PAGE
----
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The Foreign slave.

Early in the year of 1808, a Frenchman arrived in Philadelphia from one of the West India Islands, bringing with him a slave, whom he took before one of the aldermen, and had him bound to serve him seven years in Virginia. When the indenture was executed, he committed his bondman to prison, for safe-keeping, until he was ready to leave the city. One of the keepers informed Isaac T. Hopper of the circumstance, and told him the slave was to be carried South the next morning.

Congress had passed an Act prohibiting the importation of slaves, which was to begin to take effect at the commencement of the year 1808. It immediately [161] occurred to Friend Hopper that the present case came within the act; and if so, the colored man was of course legally entitled to freedom. In order to detain him till he could examine the law, and take advice on the subject, he procured a warrant for debt and lodged it at the prison, telling the keeper not to let the colored man go till he had paid his demand of a hundred dollars.

When the Frenchman called for his slave next morning, they refused to discharge him; and he obtained a writ of habeas corpus, to bring the case before the mayor's court. Friend Hopper was informed that the slave was on trial, that the Recorder did not think it necessary to notify him, and had made very severe remarks concerning the fictitious debt assume ed for the occasion. He proceeded directly to the court, which was thronged with people, who watched him with lively curiosity, and made a lane for him to pass through. Mahlon Dickinson, the Recorder, was in the act of giving his decision on the case, and he closed his remarks by saying, ‘The conduct of Mr. Hopper has been highly reprehensible. The man is not his debtor; and the pretence that he was so could have been made for no other reason but to cause unnecessary delay, vexation, and expense.’ The lawyers smiled at each other, and seemed not a little pleased at hearing him so roughly rebuked; for many of them had been more or less annoyed by his [162] skill and ready wit in tangling their skein, in, cases where questions of freedom were involved. Friend Hopper stood before the Recorder, looking him steadfastly in the face, while he was making animadversions on his conduct; and when he had finished, he respectfully asked leave to address the court for a few minutes.

‘Well, Mr. Hopper,’ said the Recorder, ‘what have you to say in justification of your very extraordinary proceedings?’

He replied, ‘It is true the man is not my debtor; but the court has greatly erred in supposing that the step I have taken was merely intended to produce unnecessary delay and expense. The Recorder will doubtless recollect that Congress has passed an act prohibiting the introduction of foreign slaves into this country. It is my belief that the case now before the court is embraced within the provisions of that act. But I needed time to ascertain the point; and I assumed that the man was my debtor merely to detain him until the Act of Congress could be examined.’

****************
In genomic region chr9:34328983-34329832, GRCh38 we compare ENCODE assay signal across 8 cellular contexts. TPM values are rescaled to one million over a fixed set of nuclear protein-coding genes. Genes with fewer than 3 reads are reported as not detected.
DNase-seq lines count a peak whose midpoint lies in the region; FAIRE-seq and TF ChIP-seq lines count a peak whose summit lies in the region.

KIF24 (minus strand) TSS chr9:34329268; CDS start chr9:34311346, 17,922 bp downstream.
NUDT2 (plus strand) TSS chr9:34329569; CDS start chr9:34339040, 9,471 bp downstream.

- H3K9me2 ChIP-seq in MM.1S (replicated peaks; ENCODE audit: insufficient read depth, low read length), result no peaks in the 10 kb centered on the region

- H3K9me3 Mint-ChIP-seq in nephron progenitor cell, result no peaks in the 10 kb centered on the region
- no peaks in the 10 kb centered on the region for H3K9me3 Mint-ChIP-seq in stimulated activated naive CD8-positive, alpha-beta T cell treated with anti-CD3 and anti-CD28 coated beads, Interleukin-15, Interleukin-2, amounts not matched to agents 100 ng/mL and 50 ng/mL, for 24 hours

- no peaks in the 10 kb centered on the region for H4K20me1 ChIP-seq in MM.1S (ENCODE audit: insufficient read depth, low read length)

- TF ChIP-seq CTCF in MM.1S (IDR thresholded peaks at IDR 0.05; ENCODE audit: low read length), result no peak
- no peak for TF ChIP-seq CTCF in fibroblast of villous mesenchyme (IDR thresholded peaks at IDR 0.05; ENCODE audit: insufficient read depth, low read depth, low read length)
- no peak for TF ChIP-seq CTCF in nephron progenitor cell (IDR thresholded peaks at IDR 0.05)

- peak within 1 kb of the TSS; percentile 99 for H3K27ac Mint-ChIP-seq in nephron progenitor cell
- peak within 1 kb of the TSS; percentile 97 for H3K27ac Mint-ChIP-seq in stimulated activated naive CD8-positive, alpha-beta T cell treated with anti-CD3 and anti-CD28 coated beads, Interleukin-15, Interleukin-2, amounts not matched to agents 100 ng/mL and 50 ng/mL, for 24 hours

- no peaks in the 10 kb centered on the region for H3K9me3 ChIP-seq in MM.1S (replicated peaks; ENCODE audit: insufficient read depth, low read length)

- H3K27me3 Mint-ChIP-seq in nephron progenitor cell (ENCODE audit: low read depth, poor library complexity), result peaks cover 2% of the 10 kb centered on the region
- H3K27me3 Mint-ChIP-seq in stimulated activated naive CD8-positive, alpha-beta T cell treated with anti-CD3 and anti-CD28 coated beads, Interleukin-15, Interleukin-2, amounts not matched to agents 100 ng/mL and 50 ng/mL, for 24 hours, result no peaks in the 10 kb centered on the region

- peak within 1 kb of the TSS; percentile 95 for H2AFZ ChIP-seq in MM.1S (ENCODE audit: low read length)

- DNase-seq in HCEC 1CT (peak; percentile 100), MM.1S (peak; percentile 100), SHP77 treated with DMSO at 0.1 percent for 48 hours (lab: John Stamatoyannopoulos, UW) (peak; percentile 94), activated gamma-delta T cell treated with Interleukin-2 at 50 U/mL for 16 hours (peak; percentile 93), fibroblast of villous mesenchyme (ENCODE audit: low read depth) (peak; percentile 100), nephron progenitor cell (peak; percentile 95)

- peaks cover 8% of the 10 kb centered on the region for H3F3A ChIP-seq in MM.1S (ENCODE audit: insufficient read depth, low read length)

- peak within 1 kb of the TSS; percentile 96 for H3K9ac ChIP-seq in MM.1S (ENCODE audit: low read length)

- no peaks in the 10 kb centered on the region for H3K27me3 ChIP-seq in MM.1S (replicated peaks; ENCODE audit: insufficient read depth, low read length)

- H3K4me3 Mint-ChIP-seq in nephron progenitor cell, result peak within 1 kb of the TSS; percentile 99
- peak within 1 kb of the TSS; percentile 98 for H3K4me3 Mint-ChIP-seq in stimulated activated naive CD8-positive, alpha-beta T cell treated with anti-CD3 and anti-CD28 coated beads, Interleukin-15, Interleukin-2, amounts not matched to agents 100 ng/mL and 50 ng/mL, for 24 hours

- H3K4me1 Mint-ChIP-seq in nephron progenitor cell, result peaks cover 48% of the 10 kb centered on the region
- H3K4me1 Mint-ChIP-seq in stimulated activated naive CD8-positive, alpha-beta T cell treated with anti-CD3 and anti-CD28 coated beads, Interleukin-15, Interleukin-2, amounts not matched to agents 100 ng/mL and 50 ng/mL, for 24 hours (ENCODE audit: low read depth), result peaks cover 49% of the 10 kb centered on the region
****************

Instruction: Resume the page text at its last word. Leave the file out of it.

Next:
Jared Ingersoll, an old and highly respectable lawyer, rose to say, ‘May it please your honors, I believe Mr. Hopper is correct in his opinion. A National Intelligencer containing the Act of Congress is at my office, and I will send for it if you wish.’ The paper was soon brought, and Friend Hopper [163] read aloud the section which Mr. Ingersoll pointed out; placing strong emphasis on such portions as bore upon the case then pending. When he had concluded, he observed, ‘I presume the court must now be convinced that the censures so liberally bestowed on my conduct are altogether unmerited.’

The counsel for the claimant said a newspaper was not legal evidence of the existence of a law. Friend Hopper replied, ‘The court is well aware that I am no lawyer. But I have heard lawyers talk about prima facie evidence; and I should suppose the National Intelligencer amounted at least to that sort of evidence, for it is the acknowledged organ of government, in which the laws are published for the information of citizens. But if that is not satisfactory, I presume the court will detain the man until an authenticated copy of the law can be obtained.’

After some discussion, the court ordered a copy of the law to be procured.; but the attorney abandoned the case, and the slave was set at liberty. As soon as this decision was announced, the throng of spectators, white and colored, began to shout, ‘Hurra for Mr. Hopper!’ The populace were so accustomed to see him come off victorious from such contests, that they began to consider his judgment infallible.

Many years afterward, when Friend Hopper met [164] Mahlon Dickinson on board a steam-boat, he inquired whether he recollected the scolding he gave him on a certain occasion. He replied pleasantly, ‘Indeed I do. I thought I had you that time, and I intended to give it to you; but you slipped through my fingers, as usual.’

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Isaac T. Hopper (10)
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